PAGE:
Seeing a movie about a historical event is kind of like going on a date with a good friend. Some of the tension and mystery are gone, replaced by a familiarity that can be either heart-warming or ho-hum. It all depends on the chemistry.
In the movie world, this means that we viewers need something fresh to make up for the fact that we know the Titanic sank, the astronauts survived, the horse won—an unknown backstory, engaging characters, compelling storytelling, a ginormous James Cameron production. Something to make the story worth revisiting.
Even if you aren't old enough to have seen racehorse Secretariat grace the covers of three magazines—Time, Newsweek, and Sports Illustrated—in 1973 after becoming the first U.S. Triple Crown champion in 25 years, I'm surely not spoiling anything here by saying that this is a movie about a remarkable horse that wins races against all odds.
So what's the fresh angle here? Mostly it's Secretariat's owner, Penny Chenery (Diane Lane), a housewife who inherits the horse after both of her aging parents die in a short span of time. A mom of four busy kids, Penny is an unlikely candidate for the racing world—especially in the early 1970s when that industry was still dominated by men.
Drawing on idyllic childhood memories with her champion-horse-breeding father, and her pluck as a soccer mom (before such a term really existed), Penny dives into the racing world. Her brother wants to sell the family horse farm to cover all the property taxes; her husband wants her at home more (they live in Colorado; the farm is in Virginia); and her stable manager, thinking she's a silly ignoramus, tries to swindle her out of lots of money by attempting to sell some of the better horses in some shady deals.
But Penny is undaunted. She researches the horse-breeding world enough to recognize she has a colt with some impressive, prize-winning lineage. She hires an eccentric veteran trainer, Lucien Laurin (John Malkovich), to train the horse. Along the way she relies heavily on the wisdom of the family's stable hand, Eddie (Nelsan Ellis), and her late father's secretary, Miss Ham (Margo Martindale), who names the horse when they enter him in his first race.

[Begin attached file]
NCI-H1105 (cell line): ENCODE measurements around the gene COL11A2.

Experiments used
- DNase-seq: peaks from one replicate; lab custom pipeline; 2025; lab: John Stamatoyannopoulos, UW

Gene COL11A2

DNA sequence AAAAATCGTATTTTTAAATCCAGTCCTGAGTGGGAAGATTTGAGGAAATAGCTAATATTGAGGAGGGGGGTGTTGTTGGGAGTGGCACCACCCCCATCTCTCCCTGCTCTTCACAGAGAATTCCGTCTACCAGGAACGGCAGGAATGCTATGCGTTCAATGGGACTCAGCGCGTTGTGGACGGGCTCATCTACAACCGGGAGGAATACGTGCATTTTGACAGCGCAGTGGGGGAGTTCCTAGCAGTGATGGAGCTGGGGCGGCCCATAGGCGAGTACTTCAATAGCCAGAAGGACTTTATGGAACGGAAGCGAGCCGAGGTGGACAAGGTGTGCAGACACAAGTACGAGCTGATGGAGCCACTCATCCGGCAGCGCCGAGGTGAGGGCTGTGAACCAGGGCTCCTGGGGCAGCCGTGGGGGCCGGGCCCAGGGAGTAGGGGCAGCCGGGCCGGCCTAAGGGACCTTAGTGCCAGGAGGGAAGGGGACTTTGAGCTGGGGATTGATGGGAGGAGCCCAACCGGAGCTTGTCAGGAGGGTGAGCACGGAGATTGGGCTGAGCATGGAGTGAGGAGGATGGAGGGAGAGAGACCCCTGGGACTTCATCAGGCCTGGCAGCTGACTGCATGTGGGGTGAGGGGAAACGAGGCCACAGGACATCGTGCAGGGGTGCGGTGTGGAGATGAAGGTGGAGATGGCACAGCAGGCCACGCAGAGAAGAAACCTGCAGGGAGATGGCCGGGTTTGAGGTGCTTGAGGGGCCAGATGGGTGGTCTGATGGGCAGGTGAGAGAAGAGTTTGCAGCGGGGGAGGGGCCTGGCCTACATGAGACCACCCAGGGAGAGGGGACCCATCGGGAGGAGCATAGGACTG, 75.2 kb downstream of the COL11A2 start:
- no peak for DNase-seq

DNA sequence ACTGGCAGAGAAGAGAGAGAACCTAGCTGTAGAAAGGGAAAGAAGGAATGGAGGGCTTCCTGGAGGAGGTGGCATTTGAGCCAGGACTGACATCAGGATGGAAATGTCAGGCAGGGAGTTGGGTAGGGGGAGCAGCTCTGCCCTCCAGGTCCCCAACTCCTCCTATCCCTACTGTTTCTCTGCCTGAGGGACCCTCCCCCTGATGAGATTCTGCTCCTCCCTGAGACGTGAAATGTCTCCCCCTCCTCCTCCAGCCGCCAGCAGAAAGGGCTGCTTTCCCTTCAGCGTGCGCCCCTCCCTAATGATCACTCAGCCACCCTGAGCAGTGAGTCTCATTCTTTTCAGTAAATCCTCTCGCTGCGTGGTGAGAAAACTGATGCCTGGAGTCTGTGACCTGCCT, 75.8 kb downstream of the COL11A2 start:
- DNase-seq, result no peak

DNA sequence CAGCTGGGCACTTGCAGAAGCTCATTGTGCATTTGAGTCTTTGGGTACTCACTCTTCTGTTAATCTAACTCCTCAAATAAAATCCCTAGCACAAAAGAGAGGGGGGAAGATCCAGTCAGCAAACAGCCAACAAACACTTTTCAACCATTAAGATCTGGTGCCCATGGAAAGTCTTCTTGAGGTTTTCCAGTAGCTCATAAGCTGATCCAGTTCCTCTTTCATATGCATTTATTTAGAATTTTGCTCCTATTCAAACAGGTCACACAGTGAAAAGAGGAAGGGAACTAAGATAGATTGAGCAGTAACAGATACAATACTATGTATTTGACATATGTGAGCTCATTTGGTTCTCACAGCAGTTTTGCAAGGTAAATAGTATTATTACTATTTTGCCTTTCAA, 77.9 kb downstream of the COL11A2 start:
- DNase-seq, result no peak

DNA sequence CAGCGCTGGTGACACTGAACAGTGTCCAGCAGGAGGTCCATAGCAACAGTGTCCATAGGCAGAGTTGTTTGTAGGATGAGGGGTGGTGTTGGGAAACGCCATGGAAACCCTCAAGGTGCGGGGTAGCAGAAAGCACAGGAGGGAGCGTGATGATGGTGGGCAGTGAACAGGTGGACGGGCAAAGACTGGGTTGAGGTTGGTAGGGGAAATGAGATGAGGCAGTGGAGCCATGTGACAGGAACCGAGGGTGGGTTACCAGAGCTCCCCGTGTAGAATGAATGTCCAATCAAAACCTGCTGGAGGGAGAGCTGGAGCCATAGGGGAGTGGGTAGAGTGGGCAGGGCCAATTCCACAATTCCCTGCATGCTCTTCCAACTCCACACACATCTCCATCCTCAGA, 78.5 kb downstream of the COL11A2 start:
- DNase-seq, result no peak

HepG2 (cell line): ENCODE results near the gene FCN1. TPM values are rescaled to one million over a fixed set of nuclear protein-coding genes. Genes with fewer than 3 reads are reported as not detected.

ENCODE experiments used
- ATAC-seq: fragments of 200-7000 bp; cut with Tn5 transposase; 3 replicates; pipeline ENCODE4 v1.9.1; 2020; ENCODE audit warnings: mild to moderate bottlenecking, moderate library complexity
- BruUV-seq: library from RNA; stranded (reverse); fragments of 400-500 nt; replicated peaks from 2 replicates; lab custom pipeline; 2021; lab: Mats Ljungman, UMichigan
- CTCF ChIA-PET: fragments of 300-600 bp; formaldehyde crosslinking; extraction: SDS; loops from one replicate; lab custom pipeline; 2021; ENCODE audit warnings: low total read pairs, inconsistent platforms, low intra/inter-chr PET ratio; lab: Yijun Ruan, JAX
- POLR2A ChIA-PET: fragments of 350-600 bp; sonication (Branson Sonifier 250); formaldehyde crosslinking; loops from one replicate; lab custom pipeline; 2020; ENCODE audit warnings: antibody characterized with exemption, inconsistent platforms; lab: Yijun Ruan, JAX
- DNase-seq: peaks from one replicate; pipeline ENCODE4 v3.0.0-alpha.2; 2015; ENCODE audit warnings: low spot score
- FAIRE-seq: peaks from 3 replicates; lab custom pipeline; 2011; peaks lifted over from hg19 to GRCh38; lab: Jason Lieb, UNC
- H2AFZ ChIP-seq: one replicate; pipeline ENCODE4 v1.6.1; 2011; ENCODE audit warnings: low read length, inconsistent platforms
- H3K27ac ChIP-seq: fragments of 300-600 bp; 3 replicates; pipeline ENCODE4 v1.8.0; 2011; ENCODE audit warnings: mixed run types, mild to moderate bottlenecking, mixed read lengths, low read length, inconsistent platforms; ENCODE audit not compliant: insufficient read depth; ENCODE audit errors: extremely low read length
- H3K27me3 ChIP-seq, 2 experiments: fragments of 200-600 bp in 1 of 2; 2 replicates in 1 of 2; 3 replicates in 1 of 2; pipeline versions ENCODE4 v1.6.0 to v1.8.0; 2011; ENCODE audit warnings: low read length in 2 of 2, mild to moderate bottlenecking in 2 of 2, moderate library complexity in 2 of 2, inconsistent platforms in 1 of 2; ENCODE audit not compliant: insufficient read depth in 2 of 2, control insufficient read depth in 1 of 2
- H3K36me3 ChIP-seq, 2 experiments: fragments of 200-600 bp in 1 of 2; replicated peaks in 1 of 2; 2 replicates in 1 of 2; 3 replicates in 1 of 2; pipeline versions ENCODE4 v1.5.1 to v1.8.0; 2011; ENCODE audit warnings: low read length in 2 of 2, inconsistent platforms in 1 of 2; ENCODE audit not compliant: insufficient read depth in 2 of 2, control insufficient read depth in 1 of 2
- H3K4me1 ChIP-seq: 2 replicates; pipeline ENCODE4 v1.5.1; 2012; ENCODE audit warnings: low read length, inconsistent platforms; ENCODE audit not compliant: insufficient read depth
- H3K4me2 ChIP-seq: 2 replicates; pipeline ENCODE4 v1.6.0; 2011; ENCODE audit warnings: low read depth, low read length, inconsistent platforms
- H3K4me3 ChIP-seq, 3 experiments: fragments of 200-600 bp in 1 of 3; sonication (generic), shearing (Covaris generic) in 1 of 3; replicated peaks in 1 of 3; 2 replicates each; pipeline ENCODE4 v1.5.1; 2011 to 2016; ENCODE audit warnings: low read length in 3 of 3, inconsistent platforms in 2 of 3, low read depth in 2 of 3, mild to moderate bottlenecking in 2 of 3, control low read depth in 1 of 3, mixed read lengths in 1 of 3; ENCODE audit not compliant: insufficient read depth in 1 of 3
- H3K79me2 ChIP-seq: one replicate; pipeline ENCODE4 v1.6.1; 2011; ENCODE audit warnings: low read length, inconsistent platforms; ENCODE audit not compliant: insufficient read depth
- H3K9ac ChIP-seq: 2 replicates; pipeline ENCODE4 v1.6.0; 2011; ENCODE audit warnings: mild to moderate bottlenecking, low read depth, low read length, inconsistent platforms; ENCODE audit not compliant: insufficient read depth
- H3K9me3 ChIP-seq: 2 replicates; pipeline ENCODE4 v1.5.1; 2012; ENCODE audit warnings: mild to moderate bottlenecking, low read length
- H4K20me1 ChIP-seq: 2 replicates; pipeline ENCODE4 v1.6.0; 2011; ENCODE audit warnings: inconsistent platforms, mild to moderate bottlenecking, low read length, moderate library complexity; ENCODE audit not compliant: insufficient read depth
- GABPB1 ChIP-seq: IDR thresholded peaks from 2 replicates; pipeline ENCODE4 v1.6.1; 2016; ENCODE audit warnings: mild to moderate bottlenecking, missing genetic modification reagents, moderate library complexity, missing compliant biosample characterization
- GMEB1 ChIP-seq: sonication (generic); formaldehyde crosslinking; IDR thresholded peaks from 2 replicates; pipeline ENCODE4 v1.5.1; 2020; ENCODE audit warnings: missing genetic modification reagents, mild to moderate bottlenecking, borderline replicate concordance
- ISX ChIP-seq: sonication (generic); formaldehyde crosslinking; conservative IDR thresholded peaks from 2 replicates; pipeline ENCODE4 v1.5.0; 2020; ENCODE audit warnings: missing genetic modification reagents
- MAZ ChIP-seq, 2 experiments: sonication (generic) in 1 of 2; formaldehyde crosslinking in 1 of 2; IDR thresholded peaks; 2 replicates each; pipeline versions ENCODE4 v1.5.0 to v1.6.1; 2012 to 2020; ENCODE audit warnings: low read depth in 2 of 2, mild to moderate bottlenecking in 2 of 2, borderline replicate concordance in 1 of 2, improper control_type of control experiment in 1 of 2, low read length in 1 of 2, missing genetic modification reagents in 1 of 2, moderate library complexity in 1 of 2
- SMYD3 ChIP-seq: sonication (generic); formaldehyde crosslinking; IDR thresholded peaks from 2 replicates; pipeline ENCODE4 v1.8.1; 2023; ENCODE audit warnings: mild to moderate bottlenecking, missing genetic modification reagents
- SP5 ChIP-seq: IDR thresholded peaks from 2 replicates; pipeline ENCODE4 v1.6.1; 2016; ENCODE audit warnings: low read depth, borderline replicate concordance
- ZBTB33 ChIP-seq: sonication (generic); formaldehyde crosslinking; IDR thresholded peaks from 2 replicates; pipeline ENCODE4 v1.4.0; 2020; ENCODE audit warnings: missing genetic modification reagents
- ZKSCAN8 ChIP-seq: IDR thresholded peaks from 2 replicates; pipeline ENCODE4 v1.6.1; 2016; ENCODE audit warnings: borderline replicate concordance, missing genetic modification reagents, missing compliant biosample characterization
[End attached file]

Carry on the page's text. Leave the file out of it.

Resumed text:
There are ongoing financial troubles, continued skepticism about a woman being successful in a man's world, and challenges as Penny misses some of her kids' milestones while she's away at key races. But the struggles are fairly light. And they're overshadowed by Penny's dad-isms, such as "You never know how far you can go unless you run," and close-ups of Secretariat's dark, determined eyes. It's sweet and plucky and oh-so-Disney. Whether or not you consider those things good completely depends on your personal movie tastes.
For me, the film got a little too saccharine at times—such as the hokey phone conversations in which Penny tells her oldest daughter, a budding activist, that she always raised her to stand up for what she believes.
There are also some religious references in the film, mostly in voiceovers and background music. In the very opening scenes, Lane reads some poetic verses from Job 39 about a mighty steed. These strong words ("He paws fiercely, rejoicing in his strength, and charges into the fray"), paired with Lane's commanding voice, make for a rousing effect, especially for those who know Job's inspiring story and the One who created mighty steeds in the first place.
While this is a lovely religious tie-in, the next spiritual reference felt a bit odd. Penny is at her wit's end grappling with the dire financial realities and her strong belief in Secretariat. All practicality says she should sell everything to break even, but this strong woman knows that sometimes you have to defy logic to achieve greatness.
In this state of confusion, she walks out of the barn to see Eddie washing Secretariat while the old hit "O Happy Day" play on his radio. Penny, Miss Ham, and Lucien join in the grooming as the song intensifies, becoming part of the soundtrack, bathing the scene. While the lyrics match Penny's resolve to choose joy and gratitude over worry, there's something odd about hearing the lyric "when Jesus washed my sins away" while seeing a sudsy steed. Still, it's a joyful and inspiring scene.
Lane does a pretty decent job with the sometimes-cheesy lines given to her. Sometimes she saves them, sometimes she almost makes them worse. But overall she embodies a strong female character well. Malkovich is his usual quirky self in a quirky role, only treading into caricature territory once or twice. Margo Martindale and Nelsan Ellis as Miss Ham and Eddie round out the compelling community here with winning charm.
If you like sweet, safe tales of triumph, Secretariat is a sure bet. But if you like films with a bit more tension and complexity, you'll likely consider this a pleasant enough romp that doesn't completely satisfy.Discussion starters
- Do you think Penny was right to risk the family farm and finances for her belief in Secretariat?
- What do you think about Penny's balance between work and family? What did she get right and maybe not as right?
- In one scene Penny talks about relating to the young Secretariat, remembering when she was a young college student full of promise and thinking wistfully about how she gave up some of that dream for her family. Do you get the impression she regretted any of her decisions?
- As a woman, Penny has to work extra hard to be taken seriously in the man's world of horse racing. Have you ever been an outsider having to work extra hard to win respect? How did this shape you? Is there an outsider in your life you could meet partway in his or her attempt to fit in?
The Family CornerFor parents to consider
Secretariat is rated PG for brief mild language. Overall it's a sweet family film with compelling themes of triumph over adversity.
Photos © Walt Disney Pictures
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